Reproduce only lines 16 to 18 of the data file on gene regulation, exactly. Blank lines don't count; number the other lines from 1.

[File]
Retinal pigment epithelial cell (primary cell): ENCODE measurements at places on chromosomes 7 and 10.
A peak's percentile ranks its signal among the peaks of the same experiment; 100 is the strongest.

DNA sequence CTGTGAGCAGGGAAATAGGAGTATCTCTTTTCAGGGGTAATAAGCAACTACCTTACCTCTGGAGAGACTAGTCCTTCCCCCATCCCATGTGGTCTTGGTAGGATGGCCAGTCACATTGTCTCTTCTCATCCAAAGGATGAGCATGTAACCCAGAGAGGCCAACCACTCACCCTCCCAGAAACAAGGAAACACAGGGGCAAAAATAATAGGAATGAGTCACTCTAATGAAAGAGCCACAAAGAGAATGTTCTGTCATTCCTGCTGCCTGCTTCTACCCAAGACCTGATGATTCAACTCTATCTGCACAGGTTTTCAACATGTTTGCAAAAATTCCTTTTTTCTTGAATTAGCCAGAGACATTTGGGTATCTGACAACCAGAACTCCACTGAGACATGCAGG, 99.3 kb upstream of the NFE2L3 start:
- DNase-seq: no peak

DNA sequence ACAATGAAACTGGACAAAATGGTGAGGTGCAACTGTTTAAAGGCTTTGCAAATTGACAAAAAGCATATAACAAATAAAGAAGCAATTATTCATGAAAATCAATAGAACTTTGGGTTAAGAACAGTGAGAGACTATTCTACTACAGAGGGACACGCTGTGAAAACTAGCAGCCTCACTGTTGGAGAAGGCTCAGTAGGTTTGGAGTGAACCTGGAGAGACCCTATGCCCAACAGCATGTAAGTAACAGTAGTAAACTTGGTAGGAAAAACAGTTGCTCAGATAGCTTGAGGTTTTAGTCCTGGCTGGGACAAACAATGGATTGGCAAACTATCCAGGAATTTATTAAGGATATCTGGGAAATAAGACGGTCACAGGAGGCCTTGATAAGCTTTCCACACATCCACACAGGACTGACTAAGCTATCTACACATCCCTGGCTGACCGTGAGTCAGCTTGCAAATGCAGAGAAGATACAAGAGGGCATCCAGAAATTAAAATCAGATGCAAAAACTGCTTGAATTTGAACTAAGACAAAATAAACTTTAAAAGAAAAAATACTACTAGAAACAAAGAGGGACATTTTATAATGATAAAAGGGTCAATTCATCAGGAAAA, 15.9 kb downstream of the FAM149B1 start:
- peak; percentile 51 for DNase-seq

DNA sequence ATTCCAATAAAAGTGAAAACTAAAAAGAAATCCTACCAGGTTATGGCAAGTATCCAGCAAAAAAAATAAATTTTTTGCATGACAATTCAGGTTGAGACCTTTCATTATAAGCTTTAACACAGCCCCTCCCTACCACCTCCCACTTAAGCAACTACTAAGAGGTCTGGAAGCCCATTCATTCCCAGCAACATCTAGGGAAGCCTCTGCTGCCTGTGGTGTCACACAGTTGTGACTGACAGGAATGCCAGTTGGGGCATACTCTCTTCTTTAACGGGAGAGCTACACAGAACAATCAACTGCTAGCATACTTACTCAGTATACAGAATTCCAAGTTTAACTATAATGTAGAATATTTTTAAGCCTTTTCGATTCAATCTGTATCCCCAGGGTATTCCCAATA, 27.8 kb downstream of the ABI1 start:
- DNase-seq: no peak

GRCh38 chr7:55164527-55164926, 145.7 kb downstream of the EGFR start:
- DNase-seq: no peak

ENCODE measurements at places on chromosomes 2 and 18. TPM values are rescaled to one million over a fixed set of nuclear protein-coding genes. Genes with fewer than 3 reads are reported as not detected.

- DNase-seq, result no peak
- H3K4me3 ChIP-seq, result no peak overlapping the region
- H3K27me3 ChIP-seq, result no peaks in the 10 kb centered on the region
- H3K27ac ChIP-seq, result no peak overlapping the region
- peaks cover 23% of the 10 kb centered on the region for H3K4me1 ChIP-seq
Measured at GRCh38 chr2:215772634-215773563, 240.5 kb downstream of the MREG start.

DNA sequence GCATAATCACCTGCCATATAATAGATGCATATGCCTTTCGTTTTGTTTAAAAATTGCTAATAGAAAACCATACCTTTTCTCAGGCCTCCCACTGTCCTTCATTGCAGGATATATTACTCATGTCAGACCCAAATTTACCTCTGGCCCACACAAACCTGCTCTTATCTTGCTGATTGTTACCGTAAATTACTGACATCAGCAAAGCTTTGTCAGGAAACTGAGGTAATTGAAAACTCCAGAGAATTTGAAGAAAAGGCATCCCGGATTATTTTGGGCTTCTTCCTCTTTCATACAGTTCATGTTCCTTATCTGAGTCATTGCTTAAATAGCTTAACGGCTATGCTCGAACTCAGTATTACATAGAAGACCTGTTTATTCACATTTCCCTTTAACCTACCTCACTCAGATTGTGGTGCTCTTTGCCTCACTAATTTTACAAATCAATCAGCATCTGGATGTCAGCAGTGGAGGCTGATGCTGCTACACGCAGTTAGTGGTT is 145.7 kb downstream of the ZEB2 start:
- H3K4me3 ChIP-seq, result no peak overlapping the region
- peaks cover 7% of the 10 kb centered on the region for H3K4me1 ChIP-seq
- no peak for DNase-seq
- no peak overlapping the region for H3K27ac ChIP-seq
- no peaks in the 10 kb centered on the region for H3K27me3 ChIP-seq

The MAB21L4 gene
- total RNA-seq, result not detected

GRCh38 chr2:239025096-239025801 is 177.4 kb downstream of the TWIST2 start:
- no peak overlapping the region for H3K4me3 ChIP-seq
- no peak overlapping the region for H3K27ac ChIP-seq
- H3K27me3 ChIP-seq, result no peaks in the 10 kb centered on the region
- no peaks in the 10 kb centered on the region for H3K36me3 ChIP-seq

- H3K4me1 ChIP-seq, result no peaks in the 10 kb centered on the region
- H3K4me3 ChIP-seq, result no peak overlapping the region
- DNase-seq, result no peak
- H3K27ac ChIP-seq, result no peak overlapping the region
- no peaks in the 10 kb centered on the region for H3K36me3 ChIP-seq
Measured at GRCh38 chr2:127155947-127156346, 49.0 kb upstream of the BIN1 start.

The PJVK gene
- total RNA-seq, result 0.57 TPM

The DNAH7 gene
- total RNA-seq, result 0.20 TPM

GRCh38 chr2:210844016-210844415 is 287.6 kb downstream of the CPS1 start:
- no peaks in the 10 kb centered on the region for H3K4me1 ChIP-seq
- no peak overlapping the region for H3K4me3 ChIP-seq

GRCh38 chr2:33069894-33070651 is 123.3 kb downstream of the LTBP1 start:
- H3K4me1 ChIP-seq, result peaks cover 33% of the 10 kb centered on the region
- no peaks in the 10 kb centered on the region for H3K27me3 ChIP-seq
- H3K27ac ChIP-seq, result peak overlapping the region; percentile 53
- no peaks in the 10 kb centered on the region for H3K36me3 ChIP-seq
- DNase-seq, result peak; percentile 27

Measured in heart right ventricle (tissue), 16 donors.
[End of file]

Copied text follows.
- peaks cover 23% of the 10 kb centered on the region for H3K4me1 ChIP-seq
Measured at GRCh38 chr2:215772634-215773563, 240.5 kb downstream of the MREG start.

DNA sequence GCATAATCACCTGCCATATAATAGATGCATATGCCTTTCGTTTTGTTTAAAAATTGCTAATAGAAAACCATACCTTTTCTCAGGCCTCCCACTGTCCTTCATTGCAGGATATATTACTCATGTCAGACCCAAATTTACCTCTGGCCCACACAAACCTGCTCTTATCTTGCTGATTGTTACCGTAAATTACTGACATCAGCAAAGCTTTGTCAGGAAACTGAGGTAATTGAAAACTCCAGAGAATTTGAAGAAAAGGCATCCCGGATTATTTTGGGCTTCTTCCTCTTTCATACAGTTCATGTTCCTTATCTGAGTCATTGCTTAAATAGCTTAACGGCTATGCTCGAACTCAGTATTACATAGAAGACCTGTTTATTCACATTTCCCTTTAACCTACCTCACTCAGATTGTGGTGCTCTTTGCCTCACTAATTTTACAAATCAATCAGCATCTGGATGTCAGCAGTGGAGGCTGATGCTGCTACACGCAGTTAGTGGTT is 145.7 kb downstream of the ZEB2 start: